Jamie Baillie: 'I'm fully charged and ready to go'
PC Leader needs vacation, talk with family to decide how long he'll continue in job
PC Leader Jamie Baillie walked into the boardroom Wednesday at his Halifax office to hearty applause and cheers from the 16 men and women he now leads as a caucus, their first meeting as a group since the May 30 provincial election.
Although Baillie mused aloud last week about possibly stepping down, his focus was on the job ahead and leading the Progressive Conservative caucus into the next session when he spoke to reporters before his staged entrance ahead of the caucus meeting.
"Look, I'm fully charged and ready to go and I'm going to be that way for a while yet," he said.
Asked if that was a commitment to lead for four more years, Baillie deflected.
"When I said I'm going to talk to my family some time over the summer that's exactly what I intend to do," he said. "Out of respect for my wife, who's been by my side through all of this, of course I will be talking to her over the summer and if I have news I'll make sure you know."
Caucus members new and old want him to stay on as long as he wants.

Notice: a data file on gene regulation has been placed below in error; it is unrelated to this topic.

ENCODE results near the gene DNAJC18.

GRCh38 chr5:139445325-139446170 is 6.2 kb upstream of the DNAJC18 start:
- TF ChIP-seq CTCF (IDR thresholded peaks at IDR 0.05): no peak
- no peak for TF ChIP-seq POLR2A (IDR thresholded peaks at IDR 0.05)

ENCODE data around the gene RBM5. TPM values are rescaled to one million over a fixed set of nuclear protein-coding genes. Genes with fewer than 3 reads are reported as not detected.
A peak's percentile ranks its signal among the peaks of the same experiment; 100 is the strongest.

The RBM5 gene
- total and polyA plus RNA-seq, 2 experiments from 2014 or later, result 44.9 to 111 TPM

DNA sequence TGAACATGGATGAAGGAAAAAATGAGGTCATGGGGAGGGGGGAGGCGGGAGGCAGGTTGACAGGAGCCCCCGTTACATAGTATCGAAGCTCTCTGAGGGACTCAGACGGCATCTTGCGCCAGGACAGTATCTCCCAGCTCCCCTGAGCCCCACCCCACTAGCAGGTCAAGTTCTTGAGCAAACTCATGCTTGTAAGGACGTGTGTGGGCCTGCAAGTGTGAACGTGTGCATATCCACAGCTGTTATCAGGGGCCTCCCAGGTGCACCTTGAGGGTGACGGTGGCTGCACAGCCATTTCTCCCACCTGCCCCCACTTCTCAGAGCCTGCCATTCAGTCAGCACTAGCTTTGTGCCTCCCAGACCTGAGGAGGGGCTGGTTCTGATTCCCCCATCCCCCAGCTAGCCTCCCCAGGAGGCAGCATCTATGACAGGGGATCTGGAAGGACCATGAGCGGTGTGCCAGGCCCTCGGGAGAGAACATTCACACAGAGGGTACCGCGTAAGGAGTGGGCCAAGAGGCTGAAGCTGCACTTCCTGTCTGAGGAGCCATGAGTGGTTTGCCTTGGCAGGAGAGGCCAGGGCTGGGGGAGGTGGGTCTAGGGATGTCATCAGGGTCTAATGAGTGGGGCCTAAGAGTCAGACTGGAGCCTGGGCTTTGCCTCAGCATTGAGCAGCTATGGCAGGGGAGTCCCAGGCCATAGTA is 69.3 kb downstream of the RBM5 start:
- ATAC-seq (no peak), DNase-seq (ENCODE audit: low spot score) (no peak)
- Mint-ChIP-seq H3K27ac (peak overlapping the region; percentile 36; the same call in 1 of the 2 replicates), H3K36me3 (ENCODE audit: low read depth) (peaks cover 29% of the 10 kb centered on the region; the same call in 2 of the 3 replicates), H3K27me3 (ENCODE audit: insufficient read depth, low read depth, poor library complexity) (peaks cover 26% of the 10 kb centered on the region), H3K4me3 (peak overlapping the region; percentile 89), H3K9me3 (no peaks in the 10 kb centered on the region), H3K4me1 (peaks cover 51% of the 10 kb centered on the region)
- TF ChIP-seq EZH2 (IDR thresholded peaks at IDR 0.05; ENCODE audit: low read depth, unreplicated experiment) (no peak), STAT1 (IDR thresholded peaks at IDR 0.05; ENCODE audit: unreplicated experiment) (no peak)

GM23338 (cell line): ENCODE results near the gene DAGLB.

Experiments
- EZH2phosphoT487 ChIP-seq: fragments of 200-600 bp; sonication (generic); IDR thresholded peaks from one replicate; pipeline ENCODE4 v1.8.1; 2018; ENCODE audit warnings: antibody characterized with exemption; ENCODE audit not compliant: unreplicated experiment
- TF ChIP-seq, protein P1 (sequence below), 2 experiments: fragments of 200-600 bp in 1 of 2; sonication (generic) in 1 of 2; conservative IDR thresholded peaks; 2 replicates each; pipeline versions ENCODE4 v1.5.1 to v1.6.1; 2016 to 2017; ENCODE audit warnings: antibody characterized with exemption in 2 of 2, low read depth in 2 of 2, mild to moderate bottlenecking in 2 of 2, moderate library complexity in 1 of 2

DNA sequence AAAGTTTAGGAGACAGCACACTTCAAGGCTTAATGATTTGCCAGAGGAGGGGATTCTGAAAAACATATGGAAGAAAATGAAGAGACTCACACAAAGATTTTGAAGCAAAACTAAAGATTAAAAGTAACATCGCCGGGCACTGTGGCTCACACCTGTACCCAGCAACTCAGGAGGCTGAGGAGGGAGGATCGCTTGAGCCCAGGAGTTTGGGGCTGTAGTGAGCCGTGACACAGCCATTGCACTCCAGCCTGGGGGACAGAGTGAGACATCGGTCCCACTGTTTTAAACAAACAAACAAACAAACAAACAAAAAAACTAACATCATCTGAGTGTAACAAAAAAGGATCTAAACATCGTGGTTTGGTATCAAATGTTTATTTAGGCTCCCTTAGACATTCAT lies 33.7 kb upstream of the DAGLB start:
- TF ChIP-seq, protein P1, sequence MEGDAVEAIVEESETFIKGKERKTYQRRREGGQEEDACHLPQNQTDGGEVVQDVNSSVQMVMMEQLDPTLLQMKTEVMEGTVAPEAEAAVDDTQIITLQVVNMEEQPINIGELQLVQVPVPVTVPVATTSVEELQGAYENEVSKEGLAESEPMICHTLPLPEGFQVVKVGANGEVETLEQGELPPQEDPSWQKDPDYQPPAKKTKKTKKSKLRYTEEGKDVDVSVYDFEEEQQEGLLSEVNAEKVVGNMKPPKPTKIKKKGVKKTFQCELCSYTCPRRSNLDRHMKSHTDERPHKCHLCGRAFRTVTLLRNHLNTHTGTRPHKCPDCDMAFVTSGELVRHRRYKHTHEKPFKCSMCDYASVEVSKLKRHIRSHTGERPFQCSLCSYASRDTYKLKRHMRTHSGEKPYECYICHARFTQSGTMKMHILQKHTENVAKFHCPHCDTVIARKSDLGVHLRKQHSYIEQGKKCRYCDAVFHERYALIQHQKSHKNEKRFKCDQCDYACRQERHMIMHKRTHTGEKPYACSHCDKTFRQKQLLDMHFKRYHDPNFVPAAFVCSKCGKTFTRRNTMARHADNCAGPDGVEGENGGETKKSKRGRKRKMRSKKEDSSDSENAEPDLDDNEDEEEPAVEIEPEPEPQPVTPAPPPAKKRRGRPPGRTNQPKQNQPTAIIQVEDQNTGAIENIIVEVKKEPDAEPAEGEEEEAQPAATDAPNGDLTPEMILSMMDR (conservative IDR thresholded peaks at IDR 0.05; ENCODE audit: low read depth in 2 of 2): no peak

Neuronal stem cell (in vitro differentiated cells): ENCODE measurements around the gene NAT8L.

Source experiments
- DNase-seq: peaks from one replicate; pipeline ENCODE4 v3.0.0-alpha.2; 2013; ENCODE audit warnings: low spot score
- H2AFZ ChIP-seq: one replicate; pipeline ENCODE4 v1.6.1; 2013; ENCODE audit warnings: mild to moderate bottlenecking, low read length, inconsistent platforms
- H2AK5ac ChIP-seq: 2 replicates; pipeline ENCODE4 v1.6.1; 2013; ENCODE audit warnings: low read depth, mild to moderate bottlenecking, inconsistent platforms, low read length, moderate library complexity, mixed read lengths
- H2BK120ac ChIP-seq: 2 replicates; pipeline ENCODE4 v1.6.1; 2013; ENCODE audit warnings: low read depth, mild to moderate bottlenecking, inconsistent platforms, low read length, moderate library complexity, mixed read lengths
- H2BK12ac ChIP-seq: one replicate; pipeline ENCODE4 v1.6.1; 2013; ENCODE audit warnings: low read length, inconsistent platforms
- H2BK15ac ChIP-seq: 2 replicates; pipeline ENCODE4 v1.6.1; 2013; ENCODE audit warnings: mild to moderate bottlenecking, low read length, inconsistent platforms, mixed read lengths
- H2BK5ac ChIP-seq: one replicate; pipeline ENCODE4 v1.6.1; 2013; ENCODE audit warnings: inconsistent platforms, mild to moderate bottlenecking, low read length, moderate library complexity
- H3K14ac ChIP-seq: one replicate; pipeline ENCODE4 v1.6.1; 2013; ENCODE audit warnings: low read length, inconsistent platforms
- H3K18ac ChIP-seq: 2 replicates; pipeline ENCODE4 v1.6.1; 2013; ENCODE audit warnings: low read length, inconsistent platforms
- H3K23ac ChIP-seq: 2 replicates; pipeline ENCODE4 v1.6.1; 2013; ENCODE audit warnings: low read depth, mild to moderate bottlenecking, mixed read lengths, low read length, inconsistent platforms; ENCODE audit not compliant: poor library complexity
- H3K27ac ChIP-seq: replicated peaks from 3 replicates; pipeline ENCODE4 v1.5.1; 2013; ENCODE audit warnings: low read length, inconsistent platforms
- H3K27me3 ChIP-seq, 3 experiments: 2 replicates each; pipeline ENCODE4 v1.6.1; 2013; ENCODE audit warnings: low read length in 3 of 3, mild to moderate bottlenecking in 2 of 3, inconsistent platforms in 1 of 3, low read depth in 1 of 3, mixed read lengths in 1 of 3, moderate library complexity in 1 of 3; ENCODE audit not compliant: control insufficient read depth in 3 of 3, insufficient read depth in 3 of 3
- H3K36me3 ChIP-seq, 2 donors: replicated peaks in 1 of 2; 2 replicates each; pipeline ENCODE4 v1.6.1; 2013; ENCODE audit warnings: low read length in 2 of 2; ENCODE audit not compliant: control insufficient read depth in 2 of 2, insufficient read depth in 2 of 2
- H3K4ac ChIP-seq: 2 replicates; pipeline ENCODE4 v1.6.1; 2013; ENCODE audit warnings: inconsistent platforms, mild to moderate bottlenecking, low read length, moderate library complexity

"I think he should stay," said Chris d'Entremont, PC House Leader. "He's the guy that got the seven extra seats, you know it's up to him what he does next."
'Good leader for the party'
Caucus colleague Tim Houston also praised his leader, even though the party didn't win government.
"I was hoping for a different result. I think Jamie would have been an excellent premier," he said. "If you look at where we've taken the party over the last five or six years … I think he's been a good leader for the party."
Same sentiment from Alana Paon, who defeated Liberal cabinet minister Michel Samson by just 21 votes in Cape Breton-Richmond.
"He's worked very hard on our behalf and on the province's behalf to be able to make some significant gains in the House, so I definitely feel that he has earned the right and then some to stay on as leader."
Rookie MLA Tim Halman said Baillie "has absolutely earned the right to stay on."
"If you look at the gains we made in metro, throughout Nova Scotia, he's definitely earned that right," he said.
Despite the endorsements from caucus members, it's the PC membership that has the final say.
The PC constitution mandates that if the Tories do not win government, then delegates at the next annual meeting of the party are asked by secret ballot: "Do you wish to have a leadership convention?"
If more than 50 per cent vote in favour, a leadership convention is called.
Traditionally, the party holds its annual general meeting in February, which will likely give Baillie at least until next winter to decide whether he wants to stay or go.